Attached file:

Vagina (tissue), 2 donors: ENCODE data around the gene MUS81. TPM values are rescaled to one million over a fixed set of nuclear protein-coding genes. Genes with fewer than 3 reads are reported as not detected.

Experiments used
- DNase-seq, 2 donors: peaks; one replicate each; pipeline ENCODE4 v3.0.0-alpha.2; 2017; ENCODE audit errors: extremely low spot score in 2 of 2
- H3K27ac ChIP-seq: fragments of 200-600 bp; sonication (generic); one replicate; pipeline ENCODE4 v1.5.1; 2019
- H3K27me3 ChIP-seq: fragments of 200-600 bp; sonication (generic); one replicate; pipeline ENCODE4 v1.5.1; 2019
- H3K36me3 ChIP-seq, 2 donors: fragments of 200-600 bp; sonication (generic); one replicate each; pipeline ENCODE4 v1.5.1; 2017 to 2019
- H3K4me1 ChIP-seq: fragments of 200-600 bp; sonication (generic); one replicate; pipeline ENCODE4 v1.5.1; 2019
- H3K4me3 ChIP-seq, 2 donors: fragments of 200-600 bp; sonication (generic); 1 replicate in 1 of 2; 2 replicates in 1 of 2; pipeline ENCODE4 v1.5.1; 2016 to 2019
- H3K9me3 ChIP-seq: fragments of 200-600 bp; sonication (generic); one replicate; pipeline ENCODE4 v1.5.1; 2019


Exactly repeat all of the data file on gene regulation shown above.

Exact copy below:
Vagina (tissue), 2 donors: ENCODE data around the gene MUS81. TPM values are rescaled to one million over a fixed set of nuclear protein-coding genes. Genes with fewer than 3 reads are reported as not detected.

Experiments used
- DNase-seq, 2 donors: peaks; one replicate each; pipeline ENCODE4 v3.0.0-alpha.2; 2017; ENCODE audit errors: extremely low spot score in 2 of 2
- H3K27ac ChIP-seq: fragments of 200-600 bp; sonication (generic); one replicate; pipeline ENCODE4 v1.5.1; 2019
- H3K27me3 ChIP-seq: fragments of 200-600 bp; sonication (generic); one replicate; pipeline ENCODE4 v1.5.1; 2019
- H3K36me3 ChIP-seq, 2 donors: fragments of 200-600 bp; sonication (generic); one replicate each; pipeline ENCODE4 v1.5.1; 2017 to 2019
- H3K4me1 ChIP-seq: fragments of 200-600 bp; sonication (generic); one replicate; pipeline ENCODE4 v1.5.1; 2019
- H3K4me3 ChIP-seq, 2 donors: fragments of 200-600 bp; sonication (generic); 1 replicate in 1 of 2; 2 replicates in 1 of 2; pipeline ENCODE4 v1.5.1; 2016 to 2019
- H3K9me3 ChIP-seq: fragments of 200-600 bp; sonication (generic); one replicate; pipeline ENCODE4 v1.5.1; 2019